Teenage Girl Kidnapped, Raped, Tortured and Forcibly Tattooed for Two Months Before Gang Dumps Her Back Home

Twelve men have been arrested in Morocco after a teenage girl was allegedly kidnapped and raped for two months before being dumped back at her family home.

The 17-year-old, identified only as Khadija, was reportedly tortured and forcibly tattooed during her imprisonment, Associated Press reported, while as many as 15 men took turns abusing her.

Violence against women is common but often ignored in the north African kingdom, but the shocking nature of this case has rocked the country and prompted calls for greater female protections.

GettyImages-1025019970 Khadija displays the tattoos and burns inflicted by her kidnappers as she sits in the village of Oulad Ayad in the Beni Mellal region of Morocco, on August 21, 2018. STRINGER/AFP/Getty Images

A social media campaign using the teenager’s name has already spread, with users declaring, “We are all Khadija.” More than 75,000 people have signed an online petition demanding action against those responsible.

Khadija was released in mid-August and brought back to her home in the town of Oulad Ayad in the center of the country. Her mother told AP: “I was caught off guard when those criminals brought my daughter and I saw her in this condition. I fainted...I collapsed, seeing her like that, the tattoos, the burns, her honor lost.”

“Why did they do this to my child? Are they beasts? Will my daughter ever return to the way she was?” she asked. In an interview with Morocco’s Chouf TV last week, Khadija explained she had been taken away at knife-point while visiting her aunt during the holy month of Ramadan, which this year stretched from May into June.

She said her captors refused to feed her properly or let her wash, allowing other men to rape her in exchange for money or drugs. Khadija was also drugged, putting her to sleep for days at a time.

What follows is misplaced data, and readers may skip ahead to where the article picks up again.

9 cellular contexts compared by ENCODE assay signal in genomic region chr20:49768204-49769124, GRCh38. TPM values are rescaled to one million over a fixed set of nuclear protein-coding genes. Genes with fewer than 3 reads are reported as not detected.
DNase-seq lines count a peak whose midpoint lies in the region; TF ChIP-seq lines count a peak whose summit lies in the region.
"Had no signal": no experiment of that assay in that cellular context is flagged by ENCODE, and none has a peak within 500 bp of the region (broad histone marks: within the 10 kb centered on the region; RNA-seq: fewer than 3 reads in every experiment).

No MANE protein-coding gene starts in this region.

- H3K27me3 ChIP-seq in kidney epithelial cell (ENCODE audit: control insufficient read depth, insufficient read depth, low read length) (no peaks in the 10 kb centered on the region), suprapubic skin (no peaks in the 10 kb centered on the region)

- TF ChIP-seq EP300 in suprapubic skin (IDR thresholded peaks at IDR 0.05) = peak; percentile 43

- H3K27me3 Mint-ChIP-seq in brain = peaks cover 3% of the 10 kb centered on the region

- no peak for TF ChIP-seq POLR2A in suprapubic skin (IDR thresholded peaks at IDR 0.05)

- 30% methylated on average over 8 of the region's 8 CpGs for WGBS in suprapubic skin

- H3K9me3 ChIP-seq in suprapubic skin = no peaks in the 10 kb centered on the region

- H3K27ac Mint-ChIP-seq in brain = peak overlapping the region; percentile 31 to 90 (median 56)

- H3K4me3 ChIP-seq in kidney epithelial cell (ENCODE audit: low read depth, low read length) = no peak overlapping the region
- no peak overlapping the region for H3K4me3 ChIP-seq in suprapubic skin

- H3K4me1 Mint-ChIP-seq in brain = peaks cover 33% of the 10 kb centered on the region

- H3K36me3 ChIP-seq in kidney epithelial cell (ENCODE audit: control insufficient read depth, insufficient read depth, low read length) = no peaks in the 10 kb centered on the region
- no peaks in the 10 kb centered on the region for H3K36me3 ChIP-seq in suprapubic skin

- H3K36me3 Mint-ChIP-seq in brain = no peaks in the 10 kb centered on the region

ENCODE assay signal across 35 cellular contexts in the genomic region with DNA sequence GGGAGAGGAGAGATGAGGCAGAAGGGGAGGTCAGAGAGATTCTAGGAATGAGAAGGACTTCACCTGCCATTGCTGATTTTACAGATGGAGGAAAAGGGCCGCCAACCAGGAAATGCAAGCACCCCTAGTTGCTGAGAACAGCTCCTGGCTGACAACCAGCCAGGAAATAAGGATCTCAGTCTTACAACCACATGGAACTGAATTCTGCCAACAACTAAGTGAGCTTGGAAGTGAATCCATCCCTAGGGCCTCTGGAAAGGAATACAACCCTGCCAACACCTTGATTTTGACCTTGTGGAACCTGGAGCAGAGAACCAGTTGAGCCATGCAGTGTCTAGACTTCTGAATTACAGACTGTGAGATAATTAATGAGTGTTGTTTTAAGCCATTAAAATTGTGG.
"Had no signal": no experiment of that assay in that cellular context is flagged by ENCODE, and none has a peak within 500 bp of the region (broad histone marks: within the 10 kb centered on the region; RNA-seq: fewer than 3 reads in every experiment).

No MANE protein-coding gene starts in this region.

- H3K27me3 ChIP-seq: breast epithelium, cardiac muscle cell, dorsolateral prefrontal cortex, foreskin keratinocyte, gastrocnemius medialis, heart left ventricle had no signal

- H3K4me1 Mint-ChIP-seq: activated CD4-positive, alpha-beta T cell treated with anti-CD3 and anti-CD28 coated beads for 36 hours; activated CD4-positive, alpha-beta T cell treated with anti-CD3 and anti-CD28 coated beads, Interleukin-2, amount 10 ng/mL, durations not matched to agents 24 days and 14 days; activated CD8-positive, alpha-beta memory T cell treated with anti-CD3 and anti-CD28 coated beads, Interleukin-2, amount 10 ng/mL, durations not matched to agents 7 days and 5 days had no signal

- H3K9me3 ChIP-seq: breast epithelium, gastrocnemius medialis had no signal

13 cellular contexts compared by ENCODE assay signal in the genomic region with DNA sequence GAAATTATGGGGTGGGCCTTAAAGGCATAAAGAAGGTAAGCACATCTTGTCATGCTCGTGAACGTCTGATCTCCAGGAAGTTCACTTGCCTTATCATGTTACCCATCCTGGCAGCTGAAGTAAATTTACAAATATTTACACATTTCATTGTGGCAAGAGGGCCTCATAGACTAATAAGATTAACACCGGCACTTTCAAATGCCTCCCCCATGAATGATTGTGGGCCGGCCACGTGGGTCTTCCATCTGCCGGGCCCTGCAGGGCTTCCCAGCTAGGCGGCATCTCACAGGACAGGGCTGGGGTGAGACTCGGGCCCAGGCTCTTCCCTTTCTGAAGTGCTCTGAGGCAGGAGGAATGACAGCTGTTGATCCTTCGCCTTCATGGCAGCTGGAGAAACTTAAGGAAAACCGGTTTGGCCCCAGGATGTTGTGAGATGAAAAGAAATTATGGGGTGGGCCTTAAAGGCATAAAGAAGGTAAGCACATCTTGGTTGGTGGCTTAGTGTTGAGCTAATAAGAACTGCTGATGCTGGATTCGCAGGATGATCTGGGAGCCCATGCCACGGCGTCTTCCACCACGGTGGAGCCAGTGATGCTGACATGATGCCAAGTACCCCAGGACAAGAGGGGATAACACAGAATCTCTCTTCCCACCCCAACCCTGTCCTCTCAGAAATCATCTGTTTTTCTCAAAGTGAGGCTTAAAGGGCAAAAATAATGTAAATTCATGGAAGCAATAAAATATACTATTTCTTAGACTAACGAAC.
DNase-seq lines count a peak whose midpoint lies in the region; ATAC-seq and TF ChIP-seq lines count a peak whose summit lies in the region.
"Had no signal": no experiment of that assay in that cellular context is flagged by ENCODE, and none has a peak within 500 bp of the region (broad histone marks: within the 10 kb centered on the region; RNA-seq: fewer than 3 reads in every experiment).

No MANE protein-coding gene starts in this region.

The girl’s family would only speak on the condition of anonymity because of the social stigma associated with sexual assault. This was also the reason they did not initially report the case to the police.

But upon her return, Khadija insisted her ordeal was reported. “She picked up the family records and just went to the gendarmes,” her mother explained. “I followed her.”

Three more suspects are still believed to be at large according to volunteer lawyer Ibrahim Hashane, who is bringing the case. A hearing for the 12 detained men has been scheduled for September 6.

The case illustrates how the taboo subject of sexual assault is largely brushed out of sight in the conservative kingdom. Already, some have spoken out to try and discredit Khadija’s account. Houcine Harshi, president of the Moroccan Association for the Defense of Human Rights, claimed Khadija was known for associating with drug users and suggested her testimony could not be trusted.

The Moroccan parliament passed a new law in February that criminalized domestic violence for the first time and recognized certain forms of abuse. Even so, activists demand further steps.

U.N. Women, a United Nations agency advocating for female empowerment, conducted a survey in the country’s capital, Rabat, and several other cities in 2016. The results were released in February and found that 41 percent of men thought providing financial support justified marital rape, while more than half admitted to being emotionally abusive to their wives and 15 percent to using physical violence against women.

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